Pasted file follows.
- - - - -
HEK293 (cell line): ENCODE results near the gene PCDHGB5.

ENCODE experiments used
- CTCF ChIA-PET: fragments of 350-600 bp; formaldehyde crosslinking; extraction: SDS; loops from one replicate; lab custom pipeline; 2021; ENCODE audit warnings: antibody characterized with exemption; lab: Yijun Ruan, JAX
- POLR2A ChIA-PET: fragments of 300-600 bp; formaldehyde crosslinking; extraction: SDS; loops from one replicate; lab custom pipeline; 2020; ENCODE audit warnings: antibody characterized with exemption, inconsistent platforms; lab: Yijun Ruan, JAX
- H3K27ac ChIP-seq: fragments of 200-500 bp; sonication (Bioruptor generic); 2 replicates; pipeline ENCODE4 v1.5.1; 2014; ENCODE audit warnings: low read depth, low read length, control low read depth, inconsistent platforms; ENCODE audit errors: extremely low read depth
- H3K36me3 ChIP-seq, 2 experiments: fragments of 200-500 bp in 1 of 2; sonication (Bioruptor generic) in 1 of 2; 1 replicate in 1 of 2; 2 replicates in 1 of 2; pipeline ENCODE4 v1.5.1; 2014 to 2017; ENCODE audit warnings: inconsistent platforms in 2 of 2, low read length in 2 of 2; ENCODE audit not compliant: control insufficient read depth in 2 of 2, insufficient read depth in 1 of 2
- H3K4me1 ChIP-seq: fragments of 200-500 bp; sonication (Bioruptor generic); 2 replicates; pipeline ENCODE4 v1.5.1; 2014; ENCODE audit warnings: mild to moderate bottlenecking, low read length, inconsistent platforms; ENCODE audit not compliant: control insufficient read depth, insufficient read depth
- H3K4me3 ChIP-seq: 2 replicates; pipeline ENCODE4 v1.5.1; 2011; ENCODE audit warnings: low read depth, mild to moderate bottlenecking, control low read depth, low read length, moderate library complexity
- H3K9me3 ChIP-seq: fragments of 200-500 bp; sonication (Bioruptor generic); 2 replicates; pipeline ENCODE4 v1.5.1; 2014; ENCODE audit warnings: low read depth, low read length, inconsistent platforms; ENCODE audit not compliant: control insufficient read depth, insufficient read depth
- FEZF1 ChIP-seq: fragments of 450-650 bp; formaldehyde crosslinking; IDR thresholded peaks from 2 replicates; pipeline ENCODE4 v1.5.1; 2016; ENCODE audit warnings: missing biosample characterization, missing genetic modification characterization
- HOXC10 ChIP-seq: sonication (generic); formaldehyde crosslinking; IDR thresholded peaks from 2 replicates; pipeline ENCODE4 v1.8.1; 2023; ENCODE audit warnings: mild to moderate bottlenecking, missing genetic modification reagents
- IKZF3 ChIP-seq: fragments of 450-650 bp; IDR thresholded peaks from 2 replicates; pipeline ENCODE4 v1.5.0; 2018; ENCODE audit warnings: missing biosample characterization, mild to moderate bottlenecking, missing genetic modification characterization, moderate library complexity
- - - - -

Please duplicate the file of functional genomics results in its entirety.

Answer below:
HEK293 (cell line): ENCODE results near the gene PCDHGB5.

ENCODE experiments used
- CTCF ChIA-PET: fragments of 350-600 bp; formaldehyde crosslinking; extraction: SDS; loops from one replicate; lab custom pipeline; 2021; ENCODE audit warnings: antibody characterized with exemption; lab: Yijun Ruan, JAX
- POLR2A ChIA-PET: fragments of 300-600 bp; formaldehyde crosslinking; extraction: SDS; loops from one replicate; lab custom pipeline; 2020; ENCODE audit warnings: antibody characterized with exemption, inconsistent platforms; lab: Yijun Ruan, JAX
- H3K27ac ChIP-seq: fragments of 200-500 bp; sonication (Bioruptor generic); 2 replicates; pipeline ENCODE4 v1.5.1; 2014; ENCODE audit warnings: low read depth, low read length, control low read depth, inconsistent platforms; ENCODE audit errors: extremely low read depth
- H3K36me3 ChIP-seq, 2 experiments: fragments of 200-500 bp in 1 of 2; sonication (Bioruptor generic) in 1 of 2; 1 replicate in 1 of 2; 2 replicates in 1 of 2; pipeline ENCODE4 v1.5.1; 2014 to 2017; ENCODE audit warnings: inconsistent platforms in 2 of 2, low read length in 2 of 2; ENCODE audit not compliant: control insufficient read depth in 2 of 2, insufficient read depth in 1 of 2
- H3K4me1 ChIP-seq: fragments of 200-500 bp; sonication (Bioruptor generic); 2 replicates; pipeline ENCODE4 v1.5.1; 2014; ENCODE audit warnings: mild to moderate bottlenecking, low read length, inconsistent platforms; ENCODE audit not compliant: control insufficient read depth, insufficient read depth
- H3K4me3 ChIP-seq: 2 replicates; pipeline ENCODE4 v1.5.1; 2011; ENCODE audit warnings: low read depth, mild to moderate bottlenecking, control low read depth, low read length, moderate library complexity
- H3K9me3 ChIP-seq: fragments of 200-500 bp; sonication (Bioruptor generic); 2 replicates; pipeline ENCODE4 v1.5.1; 2014; ENCODE audit warnings: low read depth, low read length, inconsistent platforms; ENCODE audit not compliant: control insufficient read depth, insufficient read depth
- FEZF1 ChIP-seq: fragments of 450-650 bp; formaldehyde crosslinking; IDR thresholded peaks from 2 replicates; pipeline ENCODE4 v1.5.1; 2016; ENCODE audit warnings: missing biosample characterization, missing genetic modification characterization
- HOXC10 ChIP-seq: sonication (generic); formaldehyde crosslinking; IDR thresholded peaks from 2 replicates; pipeline ENCODE4 v1.8.1; 2023; ENCODE audit warnings: mild to moderate bottlenecking, missing genetic modification reagents
- IKZF3 ChIP-seq: fragments of 450-650 bp; IDR thresholded peaks from 2 replicates; pipeline ENCODE4 v1.5.0; 2018; ENCODE audit warnings: missing biosample characterization, mild to moderate bottlenecking, missing genetic modification characterization, moderate library complexity